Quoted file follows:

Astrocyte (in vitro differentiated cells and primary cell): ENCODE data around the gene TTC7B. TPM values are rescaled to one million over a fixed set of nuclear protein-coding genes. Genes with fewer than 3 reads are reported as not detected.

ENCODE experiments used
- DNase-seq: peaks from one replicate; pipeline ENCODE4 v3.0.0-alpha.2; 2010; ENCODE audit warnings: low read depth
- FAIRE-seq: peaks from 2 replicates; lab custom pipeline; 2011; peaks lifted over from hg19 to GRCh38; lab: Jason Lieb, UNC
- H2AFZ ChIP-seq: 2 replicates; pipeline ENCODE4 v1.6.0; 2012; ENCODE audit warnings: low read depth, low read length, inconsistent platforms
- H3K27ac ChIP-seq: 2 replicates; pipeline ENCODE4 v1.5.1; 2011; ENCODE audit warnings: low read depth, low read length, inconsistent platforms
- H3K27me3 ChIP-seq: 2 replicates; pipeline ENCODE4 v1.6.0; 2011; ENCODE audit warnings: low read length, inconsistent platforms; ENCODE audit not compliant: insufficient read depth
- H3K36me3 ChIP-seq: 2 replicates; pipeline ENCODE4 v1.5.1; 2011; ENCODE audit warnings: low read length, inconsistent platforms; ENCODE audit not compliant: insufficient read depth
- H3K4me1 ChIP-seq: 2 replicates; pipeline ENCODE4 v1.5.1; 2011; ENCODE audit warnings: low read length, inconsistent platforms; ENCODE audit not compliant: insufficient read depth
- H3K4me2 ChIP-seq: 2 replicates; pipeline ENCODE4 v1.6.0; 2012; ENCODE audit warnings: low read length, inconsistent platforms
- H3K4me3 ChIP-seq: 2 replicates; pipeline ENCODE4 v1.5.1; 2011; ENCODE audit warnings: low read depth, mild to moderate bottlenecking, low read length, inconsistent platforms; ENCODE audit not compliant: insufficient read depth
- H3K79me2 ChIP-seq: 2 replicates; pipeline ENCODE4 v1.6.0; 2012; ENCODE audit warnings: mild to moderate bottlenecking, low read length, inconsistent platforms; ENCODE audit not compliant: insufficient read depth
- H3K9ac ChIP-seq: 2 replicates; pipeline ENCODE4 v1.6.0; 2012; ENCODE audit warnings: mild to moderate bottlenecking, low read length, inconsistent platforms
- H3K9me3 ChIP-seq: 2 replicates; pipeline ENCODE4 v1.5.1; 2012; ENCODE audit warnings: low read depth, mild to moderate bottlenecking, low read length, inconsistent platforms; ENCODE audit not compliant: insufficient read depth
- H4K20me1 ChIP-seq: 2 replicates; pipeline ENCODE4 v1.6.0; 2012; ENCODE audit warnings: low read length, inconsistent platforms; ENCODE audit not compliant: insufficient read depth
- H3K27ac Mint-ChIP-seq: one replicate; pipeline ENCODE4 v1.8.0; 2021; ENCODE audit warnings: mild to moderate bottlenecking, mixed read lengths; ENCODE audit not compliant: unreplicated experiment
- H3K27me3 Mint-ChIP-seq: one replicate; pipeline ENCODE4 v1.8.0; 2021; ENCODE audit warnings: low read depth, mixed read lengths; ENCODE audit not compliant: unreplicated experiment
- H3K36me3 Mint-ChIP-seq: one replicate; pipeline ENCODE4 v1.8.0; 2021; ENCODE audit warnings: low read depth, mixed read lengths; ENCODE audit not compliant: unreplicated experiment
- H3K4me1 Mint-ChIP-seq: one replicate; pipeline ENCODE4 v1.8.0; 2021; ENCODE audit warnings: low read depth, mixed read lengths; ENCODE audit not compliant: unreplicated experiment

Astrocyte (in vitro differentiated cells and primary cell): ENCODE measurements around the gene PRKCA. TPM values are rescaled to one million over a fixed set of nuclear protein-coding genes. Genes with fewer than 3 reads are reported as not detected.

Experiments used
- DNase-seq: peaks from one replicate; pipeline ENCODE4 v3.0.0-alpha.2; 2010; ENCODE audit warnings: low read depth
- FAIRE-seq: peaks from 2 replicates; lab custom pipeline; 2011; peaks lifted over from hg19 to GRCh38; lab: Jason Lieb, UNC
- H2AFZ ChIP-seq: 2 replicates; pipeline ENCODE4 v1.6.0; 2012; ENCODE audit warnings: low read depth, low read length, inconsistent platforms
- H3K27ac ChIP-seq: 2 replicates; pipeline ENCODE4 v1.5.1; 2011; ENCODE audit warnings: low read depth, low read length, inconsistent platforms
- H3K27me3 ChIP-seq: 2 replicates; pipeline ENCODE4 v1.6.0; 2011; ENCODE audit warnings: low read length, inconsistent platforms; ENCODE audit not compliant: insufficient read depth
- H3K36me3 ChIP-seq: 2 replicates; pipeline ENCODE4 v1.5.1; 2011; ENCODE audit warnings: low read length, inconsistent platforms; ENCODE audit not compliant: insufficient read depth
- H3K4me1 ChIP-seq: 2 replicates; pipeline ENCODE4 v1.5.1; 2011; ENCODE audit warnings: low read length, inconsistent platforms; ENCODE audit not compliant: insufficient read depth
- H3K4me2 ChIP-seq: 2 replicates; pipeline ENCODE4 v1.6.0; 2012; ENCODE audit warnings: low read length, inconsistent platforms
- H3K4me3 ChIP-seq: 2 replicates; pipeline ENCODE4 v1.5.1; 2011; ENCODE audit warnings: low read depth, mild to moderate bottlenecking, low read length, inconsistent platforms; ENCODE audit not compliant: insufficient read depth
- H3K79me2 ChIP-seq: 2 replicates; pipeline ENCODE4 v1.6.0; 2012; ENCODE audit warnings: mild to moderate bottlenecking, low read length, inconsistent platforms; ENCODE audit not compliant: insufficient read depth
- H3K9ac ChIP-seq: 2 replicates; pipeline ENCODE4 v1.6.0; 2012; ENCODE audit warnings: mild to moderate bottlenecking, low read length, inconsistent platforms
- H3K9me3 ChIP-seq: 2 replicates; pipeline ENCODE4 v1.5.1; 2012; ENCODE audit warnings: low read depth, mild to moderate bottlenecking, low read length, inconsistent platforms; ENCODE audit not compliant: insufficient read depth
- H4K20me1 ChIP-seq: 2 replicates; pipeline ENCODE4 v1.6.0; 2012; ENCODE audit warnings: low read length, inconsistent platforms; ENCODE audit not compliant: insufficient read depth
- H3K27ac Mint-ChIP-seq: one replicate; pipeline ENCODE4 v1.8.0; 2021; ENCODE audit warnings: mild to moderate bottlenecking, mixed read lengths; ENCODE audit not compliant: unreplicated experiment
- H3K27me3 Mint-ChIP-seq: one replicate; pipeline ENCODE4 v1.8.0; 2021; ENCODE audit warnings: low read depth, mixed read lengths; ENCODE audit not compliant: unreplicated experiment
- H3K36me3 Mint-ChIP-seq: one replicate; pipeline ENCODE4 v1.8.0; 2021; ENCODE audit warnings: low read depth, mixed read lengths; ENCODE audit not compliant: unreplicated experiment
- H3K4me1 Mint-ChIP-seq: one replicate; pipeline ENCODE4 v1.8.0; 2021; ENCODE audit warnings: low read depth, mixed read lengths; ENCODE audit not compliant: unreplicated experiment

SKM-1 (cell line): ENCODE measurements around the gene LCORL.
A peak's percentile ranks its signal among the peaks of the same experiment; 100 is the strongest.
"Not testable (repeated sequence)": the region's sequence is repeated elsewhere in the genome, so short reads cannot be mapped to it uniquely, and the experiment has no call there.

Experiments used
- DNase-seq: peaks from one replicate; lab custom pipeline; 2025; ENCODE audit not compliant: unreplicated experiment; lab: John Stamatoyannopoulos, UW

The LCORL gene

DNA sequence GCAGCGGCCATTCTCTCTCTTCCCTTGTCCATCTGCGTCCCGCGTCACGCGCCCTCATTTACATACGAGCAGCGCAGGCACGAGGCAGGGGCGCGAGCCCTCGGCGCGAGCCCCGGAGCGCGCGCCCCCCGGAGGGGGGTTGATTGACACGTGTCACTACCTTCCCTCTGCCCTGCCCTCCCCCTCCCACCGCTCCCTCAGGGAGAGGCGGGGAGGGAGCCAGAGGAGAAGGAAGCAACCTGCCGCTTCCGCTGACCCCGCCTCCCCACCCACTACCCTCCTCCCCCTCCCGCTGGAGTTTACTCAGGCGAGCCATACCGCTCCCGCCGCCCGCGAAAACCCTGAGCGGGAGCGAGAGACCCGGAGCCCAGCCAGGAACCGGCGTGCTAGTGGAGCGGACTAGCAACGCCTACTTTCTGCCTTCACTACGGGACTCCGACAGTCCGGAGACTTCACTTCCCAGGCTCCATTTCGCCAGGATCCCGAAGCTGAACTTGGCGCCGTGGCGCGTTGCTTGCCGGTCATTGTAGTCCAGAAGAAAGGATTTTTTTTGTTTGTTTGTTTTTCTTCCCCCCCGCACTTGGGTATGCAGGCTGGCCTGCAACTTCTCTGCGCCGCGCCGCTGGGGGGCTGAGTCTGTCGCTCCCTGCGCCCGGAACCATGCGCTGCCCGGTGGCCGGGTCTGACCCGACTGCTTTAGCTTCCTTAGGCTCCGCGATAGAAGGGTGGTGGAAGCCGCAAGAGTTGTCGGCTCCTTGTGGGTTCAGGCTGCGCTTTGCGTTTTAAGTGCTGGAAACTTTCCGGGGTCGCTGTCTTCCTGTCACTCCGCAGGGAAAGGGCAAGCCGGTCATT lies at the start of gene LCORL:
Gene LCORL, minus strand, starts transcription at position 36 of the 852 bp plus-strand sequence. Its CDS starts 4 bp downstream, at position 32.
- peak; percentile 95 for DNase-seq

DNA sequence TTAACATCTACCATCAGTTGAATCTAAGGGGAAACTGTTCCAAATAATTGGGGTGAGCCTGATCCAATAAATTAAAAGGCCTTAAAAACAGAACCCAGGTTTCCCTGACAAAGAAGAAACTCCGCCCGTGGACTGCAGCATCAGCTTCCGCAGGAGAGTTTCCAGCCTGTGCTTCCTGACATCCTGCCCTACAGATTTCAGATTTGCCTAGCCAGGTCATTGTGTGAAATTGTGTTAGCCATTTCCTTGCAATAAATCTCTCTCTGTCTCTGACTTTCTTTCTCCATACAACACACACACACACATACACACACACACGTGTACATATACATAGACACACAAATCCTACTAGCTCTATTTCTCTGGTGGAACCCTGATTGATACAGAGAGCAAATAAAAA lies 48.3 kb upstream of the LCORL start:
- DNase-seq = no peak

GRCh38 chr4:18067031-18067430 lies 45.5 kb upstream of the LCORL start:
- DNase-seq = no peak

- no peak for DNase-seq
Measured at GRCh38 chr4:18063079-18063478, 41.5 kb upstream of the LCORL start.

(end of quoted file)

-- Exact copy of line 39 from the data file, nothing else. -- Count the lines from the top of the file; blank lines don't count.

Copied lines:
SKM-1 (cell line): ENCODE measurements around the gene LCORL.